Oh, how tantalising the technical ingredients of the Integra Type R were. Still are, in fact, 20 years later. The first Type R model to be launched in Britain used a very special, 8,500rpm 1.8-litre engine that drove 190hp through a helical limited-slip diff - enough alone to grab attention. But the car's structure was also stiffened and weight was saved with thinner glass; it even featured a pair of strut braces from the factory. The Integra's spec read like a recipe fit for motorsport - which is no coincidence, because the car was homologated for Group N racing.
Why, then, do the words 'DC2 Integra Type R' not pass through the lips of as many petrolheads after a performance bargain as, say, Renaultsport Clio or the DC2's younger cousin, the Civic Type R? Probably because of the Japanese coupe's comparable rarity, as well as the fact it's not a hatchback, so it can't be included in your top 10 hot hatchback lists and won't show up on a classifieds search for such a bodyshape. It's also not as practical, apparently. And yes, they are still a little more expensive - maybe that's it.
DC2s have remained a bit of a left-field choice, despite offering so much for the money (so much, in fact, that Honda lost money on each DC2). On the other hand, though, this has only served to boost their desirability to those in the know.
Remember how special a 1.8-litre car producing 190hp at 7,900rpm was back in 1998, especially in comparison to every other Honda (NSX aside)? With the rise of the internet in full swing (including some site called PistonHeads), it meant the 1,797cc B18C engine - which still ranks among the greatest four-cylinders ever - quickly acquired infamy on forums, helping to create a cult-like world of VTEC worshippers, who declared their love for high revs and the clever cam tech kicking in. Yo. In the 1,125kg Type R, it meant 62mph could reach in 6.7 seconds and top speed was 145mph. Strong numbers even by today's standards.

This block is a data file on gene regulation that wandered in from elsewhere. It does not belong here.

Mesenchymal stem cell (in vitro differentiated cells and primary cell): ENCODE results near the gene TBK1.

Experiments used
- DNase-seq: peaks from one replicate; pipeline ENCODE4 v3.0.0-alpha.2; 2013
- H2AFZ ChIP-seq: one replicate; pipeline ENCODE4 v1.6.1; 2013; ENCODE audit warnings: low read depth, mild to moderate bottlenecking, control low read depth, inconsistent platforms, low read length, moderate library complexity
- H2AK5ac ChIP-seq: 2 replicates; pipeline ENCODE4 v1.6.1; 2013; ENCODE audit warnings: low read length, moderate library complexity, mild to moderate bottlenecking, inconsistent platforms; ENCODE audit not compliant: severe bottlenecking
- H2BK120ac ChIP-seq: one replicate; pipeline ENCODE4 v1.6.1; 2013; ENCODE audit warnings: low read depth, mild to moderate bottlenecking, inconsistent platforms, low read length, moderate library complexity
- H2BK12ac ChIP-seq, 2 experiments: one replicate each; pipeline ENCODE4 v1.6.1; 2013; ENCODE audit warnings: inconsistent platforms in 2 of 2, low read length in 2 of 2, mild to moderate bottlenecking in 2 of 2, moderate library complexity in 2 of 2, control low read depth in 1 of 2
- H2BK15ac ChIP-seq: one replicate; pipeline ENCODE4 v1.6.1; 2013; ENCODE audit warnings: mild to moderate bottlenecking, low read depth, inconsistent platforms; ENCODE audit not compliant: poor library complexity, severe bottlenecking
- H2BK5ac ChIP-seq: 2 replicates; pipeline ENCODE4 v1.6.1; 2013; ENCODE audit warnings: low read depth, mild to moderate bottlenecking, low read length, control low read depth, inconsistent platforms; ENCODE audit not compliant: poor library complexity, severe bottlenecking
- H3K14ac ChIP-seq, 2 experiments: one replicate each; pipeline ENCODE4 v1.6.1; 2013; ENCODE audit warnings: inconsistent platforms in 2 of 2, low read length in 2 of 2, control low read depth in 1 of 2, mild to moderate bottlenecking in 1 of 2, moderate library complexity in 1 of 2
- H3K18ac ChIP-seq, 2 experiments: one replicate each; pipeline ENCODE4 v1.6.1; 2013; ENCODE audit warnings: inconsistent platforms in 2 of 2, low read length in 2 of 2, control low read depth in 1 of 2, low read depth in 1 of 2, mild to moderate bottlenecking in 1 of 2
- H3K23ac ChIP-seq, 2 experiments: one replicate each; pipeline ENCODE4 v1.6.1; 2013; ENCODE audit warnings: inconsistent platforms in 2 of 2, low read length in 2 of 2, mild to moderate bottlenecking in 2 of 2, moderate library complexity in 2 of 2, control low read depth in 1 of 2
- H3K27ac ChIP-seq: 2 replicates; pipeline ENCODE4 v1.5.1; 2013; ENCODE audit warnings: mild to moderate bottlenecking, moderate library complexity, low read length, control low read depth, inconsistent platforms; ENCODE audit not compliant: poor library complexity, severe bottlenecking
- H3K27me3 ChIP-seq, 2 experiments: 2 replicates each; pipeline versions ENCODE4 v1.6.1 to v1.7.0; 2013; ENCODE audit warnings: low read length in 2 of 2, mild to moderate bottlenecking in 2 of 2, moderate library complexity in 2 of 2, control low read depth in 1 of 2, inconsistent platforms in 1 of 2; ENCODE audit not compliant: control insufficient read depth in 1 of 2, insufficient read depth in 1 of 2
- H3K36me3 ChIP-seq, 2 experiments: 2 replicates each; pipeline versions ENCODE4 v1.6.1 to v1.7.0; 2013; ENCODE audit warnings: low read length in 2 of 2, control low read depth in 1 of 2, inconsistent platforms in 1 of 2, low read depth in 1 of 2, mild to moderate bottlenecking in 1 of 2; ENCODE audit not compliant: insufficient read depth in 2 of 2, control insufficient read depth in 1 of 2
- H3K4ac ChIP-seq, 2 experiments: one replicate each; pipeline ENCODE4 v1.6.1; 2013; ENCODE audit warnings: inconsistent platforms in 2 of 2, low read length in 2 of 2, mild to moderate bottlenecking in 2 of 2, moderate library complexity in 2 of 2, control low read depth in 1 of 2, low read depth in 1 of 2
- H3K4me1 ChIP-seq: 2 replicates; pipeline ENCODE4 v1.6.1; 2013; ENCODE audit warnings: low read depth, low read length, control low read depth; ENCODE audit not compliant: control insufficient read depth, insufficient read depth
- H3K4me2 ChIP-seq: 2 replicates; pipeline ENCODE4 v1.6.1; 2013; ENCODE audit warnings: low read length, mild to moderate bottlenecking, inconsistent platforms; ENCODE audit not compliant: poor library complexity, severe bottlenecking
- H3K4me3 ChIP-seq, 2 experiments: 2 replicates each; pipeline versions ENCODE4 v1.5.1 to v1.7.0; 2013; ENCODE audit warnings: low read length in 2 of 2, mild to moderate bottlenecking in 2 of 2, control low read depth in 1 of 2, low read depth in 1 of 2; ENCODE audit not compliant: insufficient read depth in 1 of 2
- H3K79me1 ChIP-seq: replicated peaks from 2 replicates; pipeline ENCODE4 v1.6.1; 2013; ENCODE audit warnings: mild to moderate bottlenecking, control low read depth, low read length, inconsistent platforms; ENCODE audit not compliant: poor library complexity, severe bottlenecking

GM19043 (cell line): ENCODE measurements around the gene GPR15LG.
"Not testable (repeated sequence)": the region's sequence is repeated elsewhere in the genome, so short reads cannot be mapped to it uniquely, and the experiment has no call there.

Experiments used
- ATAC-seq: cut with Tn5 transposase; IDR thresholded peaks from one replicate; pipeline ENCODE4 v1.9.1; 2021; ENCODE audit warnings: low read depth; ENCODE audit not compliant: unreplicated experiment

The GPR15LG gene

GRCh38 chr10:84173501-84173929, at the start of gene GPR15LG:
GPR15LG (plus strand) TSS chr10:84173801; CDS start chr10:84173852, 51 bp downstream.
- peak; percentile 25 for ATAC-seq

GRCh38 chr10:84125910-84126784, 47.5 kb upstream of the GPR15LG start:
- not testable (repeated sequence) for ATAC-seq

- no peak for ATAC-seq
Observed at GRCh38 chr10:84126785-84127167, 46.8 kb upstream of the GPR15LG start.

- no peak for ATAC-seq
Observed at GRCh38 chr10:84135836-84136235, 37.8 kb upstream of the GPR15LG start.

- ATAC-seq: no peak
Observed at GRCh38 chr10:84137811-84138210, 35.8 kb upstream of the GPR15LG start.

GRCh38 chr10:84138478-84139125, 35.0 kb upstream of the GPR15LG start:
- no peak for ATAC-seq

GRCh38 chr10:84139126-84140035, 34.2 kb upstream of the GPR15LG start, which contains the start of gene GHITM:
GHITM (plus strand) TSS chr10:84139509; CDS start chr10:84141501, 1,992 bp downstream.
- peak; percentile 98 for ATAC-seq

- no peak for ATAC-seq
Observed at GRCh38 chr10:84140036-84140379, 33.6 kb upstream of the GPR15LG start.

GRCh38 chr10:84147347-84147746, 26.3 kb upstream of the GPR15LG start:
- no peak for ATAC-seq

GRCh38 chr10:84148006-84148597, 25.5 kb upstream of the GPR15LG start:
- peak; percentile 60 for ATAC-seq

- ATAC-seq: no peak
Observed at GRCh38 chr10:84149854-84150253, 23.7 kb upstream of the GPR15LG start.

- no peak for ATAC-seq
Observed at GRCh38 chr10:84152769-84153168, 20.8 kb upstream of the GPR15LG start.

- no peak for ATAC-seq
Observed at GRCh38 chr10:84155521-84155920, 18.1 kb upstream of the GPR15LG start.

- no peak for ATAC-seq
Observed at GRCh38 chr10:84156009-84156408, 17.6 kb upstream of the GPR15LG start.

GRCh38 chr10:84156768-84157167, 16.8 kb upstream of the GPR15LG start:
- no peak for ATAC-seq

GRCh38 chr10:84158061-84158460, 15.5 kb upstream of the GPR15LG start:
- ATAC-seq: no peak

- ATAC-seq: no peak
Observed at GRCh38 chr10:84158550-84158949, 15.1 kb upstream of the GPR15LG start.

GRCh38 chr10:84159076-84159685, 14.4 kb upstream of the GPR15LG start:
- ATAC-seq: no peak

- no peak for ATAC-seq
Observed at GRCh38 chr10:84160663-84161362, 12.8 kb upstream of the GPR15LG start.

Yet, arguably, it's the Integra's sublime handling that has sealed the car's legendary status. Later hot Hondas could offer the VTEC experience in a similar vein, but very few have recaptured the delicate handling offered by the DC2 and its nimble chassis. It also flaunted a balance so sweet Matt was convinced this remains a better driver's car than the RWD (and much younger) Toyota GT86 in last year's Hero drive. In some circles, the Integra Type R is still regarded as the best handling front-wheel car ever made.
Yet still, used prices remain fairly reasonable. Sure, there are ultra-low mileage examples sat in showrooms with optimistic numbers stuck to their windscreens. But there are also several sub-£10k cars floating around that, generally-speaking, only have higher mileage and age-related wear to hamper their values. Given that the DC2 Integra Type R is deep into the realms of a modern classics, that it's so revered among enthusiasts and that fewer than 900 are registered in the UK (according to HowManyLeft), several examples of Integra Type R on the classifieds look a bit like performance car bargains.
Take today's Spotted, for example. 104,000 miles on the clock shouldn't be too much of a concern thanks to Honda's reliability record. This car is also described as completely rust free and, aside from a little fade in the Milano Red paintwork, looks to be in fine condition. It's fitted with a set of Bridgestone RE002 tyres, which keep them on brand to the factory originals, and the car comes with a full service history. In short, this appears to be a cherished, fairly used example of a front-drive performance icon. Yet it's yours for less than the price of a five-year-old Jazz.
SPECIFICATIONS - HONDA INTEGRA TYPE R (DC2)
Engine: 1,797cc, 4-cyl
Transmission: 5-speed manual, front-wheel drive, limited-slip differential
Power (hp): 190@7,900rpm
Torque (lb ft): 131@7,300rpm
First registered: 1999
Recorded mileage: 104,000
Price new: c. £23,000
Yours for: £5,995
See the original advert here.